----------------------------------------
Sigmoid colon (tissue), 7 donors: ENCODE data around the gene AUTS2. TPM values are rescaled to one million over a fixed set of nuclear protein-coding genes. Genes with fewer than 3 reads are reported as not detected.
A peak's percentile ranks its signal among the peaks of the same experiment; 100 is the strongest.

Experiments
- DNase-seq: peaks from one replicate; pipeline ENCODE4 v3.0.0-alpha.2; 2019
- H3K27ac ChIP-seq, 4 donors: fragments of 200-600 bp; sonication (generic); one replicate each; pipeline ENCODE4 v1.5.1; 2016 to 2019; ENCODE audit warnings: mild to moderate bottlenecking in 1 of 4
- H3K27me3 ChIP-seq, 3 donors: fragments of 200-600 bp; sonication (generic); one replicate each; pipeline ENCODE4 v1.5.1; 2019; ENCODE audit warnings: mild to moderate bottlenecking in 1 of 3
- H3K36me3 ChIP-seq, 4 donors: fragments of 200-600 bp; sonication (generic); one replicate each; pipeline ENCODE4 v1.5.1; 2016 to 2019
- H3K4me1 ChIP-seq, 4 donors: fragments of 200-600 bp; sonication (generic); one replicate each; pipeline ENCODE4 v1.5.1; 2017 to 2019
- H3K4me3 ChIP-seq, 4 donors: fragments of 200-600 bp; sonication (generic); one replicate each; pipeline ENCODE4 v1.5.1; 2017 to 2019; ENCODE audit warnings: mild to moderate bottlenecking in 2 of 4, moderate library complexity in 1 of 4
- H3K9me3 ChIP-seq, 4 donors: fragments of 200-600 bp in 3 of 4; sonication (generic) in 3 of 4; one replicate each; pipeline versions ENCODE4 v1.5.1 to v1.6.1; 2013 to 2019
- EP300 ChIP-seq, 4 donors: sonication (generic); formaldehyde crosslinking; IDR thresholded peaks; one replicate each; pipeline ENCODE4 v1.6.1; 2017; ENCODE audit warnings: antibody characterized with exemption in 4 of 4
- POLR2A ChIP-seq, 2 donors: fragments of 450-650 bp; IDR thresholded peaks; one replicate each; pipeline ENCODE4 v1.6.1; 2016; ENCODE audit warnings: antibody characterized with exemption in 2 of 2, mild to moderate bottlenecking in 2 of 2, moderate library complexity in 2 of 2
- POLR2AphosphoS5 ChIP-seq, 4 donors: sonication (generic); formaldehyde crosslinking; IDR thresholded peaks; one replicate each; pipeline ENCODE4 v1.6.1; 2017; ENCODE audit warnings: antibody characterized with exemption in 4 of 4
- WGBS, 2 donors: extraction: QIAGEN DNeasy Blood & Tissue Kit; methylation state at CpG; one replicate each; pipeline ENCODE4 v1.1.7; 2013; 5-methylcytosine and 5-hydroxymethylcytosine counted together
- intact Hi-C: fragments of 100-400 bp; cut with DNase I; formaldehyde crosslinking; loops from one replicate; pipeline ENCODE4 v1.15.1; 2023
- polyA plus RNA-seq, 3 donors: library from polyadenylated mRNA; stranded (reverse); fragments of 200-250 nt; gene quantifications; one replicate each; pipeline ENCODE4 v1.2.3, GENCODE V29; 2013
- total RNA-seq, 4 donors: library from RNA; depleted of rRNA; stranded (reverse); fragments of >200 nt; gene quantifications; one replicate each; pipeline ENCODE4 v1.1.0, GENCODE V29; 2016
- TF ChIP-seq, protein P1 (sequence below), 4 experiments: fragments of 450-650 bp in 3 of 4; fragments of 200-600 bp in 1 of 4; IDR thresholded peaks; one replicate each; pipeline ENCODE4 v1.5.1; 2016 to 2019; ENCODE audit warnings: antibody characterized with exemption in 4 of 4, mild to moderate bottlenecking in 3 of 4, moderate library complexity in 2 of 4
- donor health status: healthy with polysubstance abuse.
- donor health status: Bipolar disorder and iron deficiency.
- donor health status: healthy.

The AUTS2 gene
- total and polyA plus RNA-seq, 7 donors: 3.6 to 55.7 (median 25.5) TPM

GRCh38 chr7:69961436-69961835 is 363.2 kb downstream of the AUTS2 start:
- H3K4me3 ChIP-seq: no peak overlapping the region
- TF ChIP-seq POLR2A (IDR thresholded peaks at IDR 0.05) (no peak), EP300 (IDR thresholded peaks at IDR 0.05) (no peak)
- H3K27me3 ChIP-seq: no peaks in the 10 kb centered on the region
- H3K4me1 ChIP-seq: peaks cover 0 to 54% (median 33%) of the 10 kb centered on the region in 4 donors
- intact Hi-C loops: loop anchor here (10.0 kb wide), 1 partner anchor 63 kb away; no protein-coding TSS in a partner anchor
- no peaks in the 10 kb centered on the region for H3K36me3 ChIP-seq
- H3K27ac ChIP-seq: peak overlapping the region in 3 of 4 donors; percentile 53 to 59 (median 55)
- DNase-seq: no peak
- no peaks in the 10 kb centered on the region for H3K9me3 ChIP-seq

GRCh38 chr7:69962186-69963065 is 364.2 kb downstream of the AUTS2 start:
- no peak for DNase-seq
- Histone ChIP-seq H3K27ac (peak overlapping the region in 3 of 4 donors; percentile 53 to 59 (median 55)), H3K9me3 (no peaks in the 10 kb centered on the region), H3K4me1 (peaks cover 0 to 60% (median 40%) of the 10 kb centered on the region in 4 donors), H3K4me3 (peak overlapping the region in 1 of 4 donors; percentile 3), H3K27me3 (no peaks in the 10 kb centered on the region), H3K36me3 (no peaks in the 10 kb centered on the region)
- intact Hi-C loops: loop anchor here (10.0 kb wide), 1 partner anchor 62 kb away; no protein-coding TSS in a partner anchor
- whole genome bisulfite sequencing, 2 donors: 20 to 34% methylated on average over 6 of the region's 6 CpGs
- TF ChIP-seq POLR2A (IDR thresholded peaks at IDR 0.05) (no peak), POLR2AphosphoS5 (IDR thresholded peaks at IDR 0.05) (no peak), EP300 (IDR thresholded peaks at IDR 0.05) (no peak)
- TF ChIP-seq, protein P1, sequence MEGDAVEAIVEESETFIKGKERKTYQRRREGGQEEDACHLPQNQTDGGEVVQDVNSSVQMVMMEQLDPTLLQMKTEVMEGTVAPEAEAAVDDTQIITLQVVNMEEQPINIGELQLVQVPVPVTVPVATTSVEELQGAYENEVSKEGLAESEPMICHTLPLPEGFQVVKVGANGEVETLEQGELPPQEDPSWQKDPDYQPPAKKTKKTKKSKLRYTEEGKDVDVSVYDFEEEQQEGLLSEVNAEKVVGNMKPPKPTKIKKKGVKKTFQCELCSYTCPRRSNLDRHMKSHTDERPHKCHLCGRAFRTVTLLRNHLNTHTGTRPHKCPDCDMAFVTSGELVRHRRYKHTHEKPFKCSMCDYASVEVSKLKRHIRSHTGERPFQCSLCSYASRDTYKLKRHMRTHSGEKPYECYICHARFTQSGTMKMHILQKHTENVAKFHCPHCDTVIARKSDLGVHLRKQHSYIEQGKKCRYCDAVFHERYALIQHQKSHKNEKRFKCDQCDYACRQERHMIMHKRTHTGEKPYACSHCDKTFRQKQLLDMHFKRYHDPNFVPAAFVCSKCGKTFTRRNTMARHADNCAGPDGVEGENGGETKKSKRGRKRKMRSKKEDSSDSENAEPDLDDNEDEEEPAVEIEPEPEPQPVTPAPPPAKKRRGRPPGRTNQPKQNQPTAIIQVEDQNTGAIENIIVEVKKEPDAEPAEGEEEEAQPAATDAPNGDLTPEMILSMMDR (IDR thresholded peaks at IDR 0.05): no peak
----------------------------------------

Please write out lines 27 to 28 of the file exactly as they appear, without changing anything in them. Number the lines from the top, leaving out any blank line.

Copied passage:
- H3K27me3 ChIP-seq: no peaks in the 10 kb centered on the region
- H3K4me1 ChIP-seq: peaks cover 0 to 54% (median 33%) of the 10 kb centered on the region in 4 donors